Mode 2: Programmable Currency
It refers to embedding corresponding rules in the value storage itself to define or limit its potential use. For example, the storage value can be sent to whitelisted users. Unlike programmable payments, it embeds programming logic into storage value, and when the currency is transferred to others, the programming logic is also transferred simultaneously, which is also one of the advantages of this model.
Mode 3: Purposes Constrained Funds PBM
PBM is built on the concepts and capabilities of programmable payments and programmable currencies. It is a protocol that specifies the conditions of using the underlying digital currencies. It's like a "safe" that locks in a universally used currency. Only by meeting the conditions set by the "safe" can the currency inside be released. As it should be, this "safe" itself can also be freely traded and transferred without intermediaries.
How is PBM realised?
The design of PBM consists of two parts, as shown in the following figure:
PBM Wrapper is a set of smart contracts designed to encapsulate digital currencies for specific purposes. By programming this wrapper, it is possible to pre set restrictions on the use of digital currency.
Digital Money is a real value storage medium wrapped by PBM wrapper. Digital money is generally understood as CBDC, Token based bank debt, and well regulated Stablecoin accepted by traditional regulators and financial institutions. They have purer value attributes with no more programming functions, and only reflect the value of digital money itself.
In the process of usage, there are three roles:
PBM creator, this role is responsible for defining the inner logic of PBM, as well as the casting and distribution of PBM tokens.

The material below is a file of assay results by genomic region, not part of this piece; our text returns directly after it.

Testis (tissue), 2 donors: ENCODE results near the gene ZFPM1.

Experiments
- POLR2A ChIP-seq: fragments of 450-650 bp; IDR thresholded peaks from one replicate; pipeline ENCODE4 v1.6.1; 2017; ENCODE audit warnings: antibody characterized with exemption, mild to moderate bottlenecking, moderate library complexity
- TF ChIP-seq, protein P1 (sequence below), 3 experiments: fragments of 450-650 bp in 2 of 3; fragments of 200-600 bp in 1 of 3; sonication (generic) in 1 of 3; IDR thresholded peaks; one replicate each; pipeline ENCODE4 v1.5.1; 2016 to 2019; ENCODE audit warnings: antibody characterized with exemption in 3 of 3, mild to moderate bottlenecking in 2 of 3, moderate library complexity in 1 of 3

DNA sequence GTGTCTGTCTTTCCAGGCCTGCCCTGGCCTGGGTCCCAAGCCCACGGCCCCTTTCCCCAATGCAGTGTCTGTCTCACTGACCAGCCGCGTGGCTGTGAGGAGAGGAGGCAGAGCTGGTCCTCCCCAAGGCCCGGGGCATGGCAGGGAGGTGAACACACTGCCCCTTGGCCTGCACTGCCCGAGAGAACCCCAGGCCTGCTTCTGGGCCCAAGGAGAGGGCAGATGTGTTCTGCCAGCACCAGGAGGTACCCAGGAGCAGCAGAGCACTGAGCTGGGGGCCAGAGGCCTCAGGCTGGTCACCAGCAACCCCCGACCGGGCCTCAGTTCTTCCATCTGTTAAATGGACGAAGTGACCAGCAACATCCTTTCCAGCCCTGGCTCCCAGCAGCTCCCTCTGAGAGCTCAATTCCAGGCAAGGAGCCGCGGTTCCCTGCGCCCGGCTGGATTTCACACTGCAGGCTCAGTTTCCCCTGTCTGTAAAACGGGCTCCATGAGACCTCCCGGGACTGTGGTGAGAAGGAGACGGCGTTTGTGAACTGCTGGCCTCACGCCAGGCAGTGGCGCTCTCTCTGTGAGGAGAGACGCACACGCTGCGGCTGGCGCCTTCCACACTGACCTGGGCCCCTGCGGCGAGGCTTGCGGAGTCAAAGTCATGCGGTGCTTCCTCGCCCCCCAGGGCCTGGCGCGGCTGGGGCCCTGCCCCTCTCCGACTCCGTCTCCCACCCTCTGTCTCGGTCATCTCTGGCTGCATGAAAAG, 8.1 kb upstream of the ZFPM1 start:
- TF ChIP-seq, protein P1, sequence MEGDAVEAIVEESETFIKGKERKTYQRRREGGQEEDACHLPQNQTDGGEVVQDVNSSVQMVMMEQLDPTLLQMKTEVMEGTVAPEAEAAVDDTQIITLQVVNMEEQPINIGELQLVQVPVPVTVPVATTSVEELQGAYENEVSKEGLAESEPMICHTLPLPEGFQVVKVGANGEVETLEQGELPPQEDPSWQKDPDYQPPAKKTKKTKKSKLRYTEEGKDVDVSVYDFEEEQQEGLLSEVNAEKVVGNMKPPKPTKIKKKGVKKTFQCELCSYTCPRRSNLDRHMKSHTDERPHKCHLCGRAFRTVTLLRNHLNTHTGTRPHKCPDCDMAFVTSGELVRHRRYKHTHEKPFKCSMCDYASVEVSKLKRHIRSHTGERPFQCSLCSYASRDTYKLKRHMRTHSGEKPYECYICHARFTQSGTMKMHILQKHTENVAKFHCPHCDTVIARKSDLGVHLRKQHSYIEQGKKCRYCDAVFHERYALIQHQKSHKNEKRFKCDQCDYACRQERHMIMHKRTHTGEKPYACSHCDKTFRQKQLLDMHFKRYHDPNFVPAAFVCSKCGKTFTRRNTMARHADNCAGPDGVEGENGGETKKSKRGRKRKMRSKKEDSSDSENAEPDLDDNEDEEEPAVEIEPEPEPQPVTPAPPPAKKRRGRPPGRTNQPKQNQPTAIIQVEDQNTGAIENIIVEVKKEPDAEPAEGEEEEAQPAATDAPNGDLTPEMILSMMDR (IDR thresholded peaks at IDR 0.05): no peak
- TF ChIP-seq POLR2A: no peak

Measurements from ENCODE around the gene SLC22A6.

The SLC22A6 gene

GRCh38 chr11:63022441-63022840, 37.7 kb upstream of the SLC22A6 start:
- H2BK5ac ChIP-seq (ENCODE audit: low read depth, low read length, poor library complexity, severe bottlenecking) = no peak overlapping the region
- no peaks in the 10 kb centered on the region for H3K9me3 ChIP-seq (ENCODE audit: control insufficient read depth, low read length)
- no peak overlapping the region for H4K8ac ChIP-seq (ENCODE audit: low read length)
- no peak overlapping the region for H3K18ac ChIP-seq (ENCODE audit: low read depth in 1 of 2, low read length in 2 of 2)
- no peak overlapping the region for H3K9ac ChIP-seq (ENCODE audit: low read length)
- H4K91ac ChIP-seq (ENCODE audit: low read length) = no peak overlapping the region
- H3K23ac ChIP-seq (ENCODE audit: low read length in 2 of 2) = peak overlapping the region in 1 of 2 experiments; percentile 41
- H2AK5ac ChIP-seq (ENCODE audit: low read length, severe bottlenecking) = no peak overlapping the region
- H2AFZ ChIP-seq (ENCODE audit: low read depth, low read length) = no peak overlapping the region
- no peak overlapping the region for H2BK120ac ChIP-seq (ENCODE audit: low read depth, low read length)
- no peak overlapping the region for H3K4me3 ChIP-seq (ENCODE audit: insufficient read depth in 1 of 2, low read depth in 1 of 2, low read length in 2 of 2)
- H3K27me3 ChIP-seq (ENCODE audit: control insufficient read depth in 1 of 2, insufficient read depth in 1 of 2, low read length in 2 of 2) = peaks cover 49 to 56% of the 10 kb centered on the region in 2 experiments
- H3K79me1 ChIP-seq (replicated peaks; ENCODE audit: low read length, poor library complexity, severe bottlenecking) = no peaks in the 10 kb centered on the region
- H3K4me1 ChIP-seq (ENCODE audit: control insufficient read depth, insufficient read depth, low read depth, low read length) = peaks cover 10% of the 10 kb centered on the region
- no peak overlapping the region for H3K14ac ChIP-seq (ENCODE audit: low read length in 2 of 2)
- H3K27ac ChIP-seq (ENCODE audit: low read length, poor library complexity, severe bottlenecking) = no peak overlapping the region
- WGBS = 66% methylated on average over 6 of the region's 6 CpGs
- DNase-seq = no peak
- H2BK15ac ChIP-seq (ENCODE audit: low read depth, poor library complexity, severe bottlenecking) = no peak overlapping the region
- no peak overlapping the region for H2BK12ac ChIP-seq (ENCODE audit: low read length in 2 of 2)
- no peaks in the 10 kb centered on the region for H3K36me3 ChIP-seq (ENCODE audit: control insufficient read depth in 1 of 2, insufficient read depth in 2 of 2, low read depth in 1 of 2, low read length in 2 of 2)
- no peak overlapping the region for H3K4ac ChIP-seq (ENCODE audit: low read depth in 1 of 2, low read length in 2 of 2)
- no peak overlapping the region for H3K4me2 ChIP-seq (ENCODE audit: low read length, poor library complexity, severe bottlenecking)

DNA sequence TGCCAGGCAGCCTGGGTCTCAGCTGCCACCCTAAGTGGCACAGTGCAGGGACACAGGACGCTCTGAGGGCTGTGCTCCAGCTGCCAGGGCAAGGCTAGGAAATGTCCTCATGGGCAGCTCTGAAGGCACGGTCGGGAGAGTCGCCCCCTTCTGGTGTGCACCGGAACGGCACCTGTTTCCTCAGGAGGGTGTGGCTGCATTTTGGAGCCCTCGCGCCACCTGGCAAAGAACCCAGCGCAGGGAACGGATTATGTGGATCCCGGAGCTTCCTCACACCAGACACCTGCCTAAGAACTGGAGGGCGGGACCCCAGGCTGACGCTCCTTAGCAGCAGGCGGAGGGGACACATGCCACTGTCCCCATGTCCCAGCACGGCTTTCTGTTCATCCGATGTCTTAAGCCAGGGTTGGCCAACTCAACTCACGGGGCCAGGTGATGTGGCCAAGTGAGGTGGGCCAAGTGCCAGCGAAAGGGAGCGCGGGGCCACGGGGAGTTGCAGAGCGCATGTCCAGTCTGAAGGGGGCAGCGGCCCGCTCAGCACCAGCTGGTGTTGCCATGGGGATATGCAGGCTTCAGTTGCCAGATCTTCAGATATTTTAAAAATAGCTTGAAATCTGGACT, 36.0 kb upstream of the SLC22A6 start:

The PBM lifecycle begins in the release phase. The creator is the main role in creating PBM smart contracts and minting PBM tokens. After the creation of PBM, the ownership of digital currency is transferred to the PBM smart contract, which is constrained and managed by the specified conditions in the PBM smart contract, and will only be released after all the conditions are met.
After the PBM token is minted, it is distributed by the PBM creator to the expected entities (i.e. PBM holders) for use. PBM holders receive PBM tokens and can only exchange them according to the original conditions set by the PBM creator.
PBM holder, this character holds one or more PBM tokens and can redeem unexpired PBM tokens.
PBM tokens can be transferred from one entity to another in their encapsulated form according to their programming rules. The transition phase is optional, depending on the used case. PBM tokens, such as government grants, cannot be transferred to citizens outside of specific student groups. In commercial vouchers (such as retail vouchers), however, PBM tokens can be transferred to any other consumer.
PBM Redeemer: This character is allowed to redeem PBM tokens and receive unlocked basic digital currency.